How many countries can boast their very own pirate museum after being able to harvest enough artifacts to fill one? The Bahamas can. The Pirate Museum in Nassau provides an intriguing look at the lifestyle of pirates in days of yore through interactive exhibits and artifacts found throughout the islands and off its shore. Its location is even fitting the topic - Nassau had its beginnings as a pirate town.
Skip that next trip to Las Vegas; the Bahamas have all the grandeur of a Las Vegas-style casino in a more refreshing and beautiful setting. No matter whether it's Crystal Palace on New Providence or Count Bassie on Grand Bahama, each of the major islands has a place to test your luck.
Considering a destination wedding in the Caribbean? Why not the Bahamas? Almost anywhere in this beautiful country can be a wedding venue, with the Versailles Gardens on Paradise Island being the most popular.
The ocean water around any of the islands in the Bahamas has never dropped below 22 degrees celcius. That's reason enough to pay a visit, really.
Cable Beach is New Providence Island's most popular stretch of beachfront, praised for its clear water and ethereal white-coloured sand. For those finding beautiful Cable Beach too crowded, exclusive Breezes Bahamas has the largest "beach per guest" ratio along this picturesque stretch of sand.
The Graycliff Restaurant in Nassau is hedonism at its finest. Not only do they serve up 5-star fare in a 250-year old colonial mansion, but it hosts the largest wine cellar in the western hemisphere. If 200,000 bottles of the world's finest vintages isn't temping enough, maybe its own in-house cigar factory will be.
The Bahamas are renowned for their abundance of eerie blue holes, a natural phenomenon in which limestone caves go completely vertical into the earth. However, it is also home to the largest. Dean's Blue Hole on Long Island is the deepest blue hole in the known world. Surrounded by towering cliffs, this natural wonder plunges over 180 meters deep. It is not only a popular spot for cliff jumping, but is a hot spot for free divers to come and practice their craft.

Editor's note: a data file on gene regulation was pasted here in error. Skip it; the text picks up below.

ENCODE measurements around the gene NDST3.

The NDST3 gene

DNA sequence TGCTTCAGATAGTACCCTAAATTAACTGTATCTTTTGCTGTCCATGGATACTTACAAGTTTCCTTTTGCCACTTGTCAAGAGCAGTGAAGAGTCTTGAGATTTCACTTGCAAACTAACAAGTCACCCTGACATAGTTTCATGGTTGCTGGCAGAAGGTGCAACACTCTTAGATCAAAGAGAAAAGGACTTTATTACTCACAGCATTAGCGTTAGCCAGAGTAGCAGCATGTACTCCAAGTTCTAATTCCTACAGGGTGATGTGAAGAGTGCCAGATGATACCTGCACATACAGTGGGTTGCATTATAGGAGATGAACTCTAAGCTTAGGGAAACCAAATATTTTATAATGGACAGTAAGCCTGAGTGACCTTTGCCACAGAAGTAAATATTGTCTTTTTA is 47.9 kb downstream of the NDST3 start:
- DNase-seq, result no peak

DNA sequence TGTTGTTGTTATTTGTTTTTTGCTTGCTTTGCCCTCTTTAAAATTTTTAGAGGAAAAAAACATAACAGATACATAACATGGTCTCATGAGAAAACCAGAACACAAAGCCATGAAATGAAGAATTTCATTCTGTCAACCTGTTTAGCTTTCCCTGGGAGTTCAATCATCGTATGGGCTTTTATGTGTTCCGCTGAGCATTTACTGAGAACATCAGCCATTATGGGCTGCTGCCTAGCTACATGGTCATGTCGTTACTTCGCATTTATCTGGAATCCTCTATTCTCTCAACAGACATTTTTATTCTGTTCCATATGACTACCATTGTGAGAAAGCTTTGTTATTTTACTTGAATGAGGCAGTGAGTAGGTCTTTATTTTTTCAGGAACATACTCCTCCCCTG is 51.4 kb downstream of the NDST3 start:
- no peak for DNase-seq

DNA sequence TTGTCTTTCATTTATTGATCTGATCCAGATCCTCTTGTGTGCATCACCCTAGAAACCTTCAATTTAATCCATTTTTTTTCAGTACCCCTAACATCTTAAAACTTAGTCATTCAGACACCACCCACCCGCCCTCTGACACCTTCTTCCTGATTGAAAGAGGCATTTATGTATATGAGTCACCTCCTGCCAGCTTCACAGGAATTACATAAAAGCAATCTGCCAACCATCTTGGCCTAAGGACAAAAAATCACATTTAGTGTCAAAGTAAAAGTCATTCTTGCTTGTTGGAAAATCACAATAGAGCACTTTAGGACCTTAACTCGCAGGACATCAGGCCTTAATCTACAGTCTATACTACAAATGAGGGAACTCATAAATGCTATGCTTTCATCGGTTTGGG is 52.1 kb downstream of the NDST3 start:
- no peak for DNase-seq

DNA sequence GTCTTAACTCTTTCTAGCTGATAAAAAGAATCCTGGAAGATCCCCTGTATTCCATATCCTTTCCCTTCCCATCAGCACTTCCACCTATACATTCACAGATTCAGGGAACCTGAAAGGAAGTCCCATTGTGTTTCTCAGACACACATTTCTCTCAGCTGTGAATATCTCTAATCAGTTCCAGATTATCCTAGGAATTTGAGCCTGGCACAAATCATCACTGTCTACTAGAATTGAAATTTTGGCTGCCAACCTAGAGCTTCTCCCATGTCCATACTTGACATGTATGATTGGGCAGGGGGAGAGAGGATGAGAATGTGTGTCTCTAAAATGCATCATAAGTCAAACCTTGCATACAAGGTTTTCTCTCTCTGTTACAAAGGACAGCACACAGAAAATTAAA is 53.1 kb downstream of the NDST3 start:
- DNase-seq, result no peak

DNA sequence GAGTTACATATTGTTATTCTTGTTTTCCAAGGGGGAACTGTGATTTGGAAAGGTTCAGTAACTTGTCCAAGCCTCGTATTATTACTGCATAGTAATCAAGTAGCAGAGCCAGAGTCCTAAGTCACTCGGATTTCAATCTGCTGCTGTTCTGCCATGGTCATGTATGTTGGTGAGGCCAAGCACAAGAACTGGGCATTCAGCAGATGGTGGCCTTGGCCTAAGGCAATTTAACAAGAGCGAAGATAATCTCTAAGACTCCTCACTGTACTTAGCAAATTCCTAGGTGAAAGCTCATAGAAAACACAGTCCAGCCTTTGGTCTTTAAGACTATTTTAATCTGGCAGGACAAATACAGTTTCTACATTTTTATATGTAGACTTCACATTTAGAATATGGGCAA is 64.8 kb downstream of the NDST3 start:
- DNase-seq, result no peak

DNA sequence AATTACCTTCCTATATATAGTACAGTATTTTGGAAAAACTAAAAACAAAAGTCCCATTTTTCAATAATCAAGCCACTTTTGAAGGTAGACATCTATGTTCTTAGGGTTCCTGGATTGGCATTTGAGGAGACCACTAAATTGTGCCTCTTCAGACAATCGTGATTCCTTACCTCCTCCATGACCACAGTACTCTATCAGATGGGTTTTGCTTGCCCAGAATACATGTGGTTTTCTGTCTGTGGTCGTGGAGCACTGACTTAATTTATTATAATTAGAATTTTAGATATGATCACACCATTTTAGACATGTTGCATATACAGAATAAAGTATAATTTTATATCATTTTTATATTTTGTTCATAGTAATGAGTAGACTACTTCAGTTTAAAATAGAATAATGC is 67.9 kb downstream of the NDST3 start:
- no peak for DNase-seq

For the avid birdwatcher, the Bahamas are home to some of the most exotic and interesting birds in the world. While waterfowl and wading birds are most common, the islands also feature over 109 different species that migrate to the islands to breed.
Some Caribbean islands can be questionable in terms of safety and political instability. The Bahamas have prospered in over 270 years of democratic rule and is regarded as one of the most stable and safe countries in the world.
Make a note to pack those dancing shoes! The Bahamas is the perfect place to give them a workout. The merengue may have originated in the Dominican Republic, but it has fully permeated Bahamian culture. For those that still need to practice their footwork, lessons are offered at some clubs as well as resorts like Breezes Bahamas.
The Bahamas are world famous for their People-to-People program. This year-round program founded by the Ministry of Tourism allows visitors to get an informal and genuine experience of local culture and Bahamian hospitality. Visitors might be taking a pleasant stroll sightseeing with a local one day or having a homemade meal in someone's house the next.
Visitors may be able to find a bar that will whip up a legendary Bahama Mama back home (the rest will just look at you funny when you ask), but there is only one place to get the real deal - The Bahamas. Although there is no real origin history to be found, this pineapple and rum-laden wonder is an island favourite with the resorts on the island making them with palate-pleasing precision.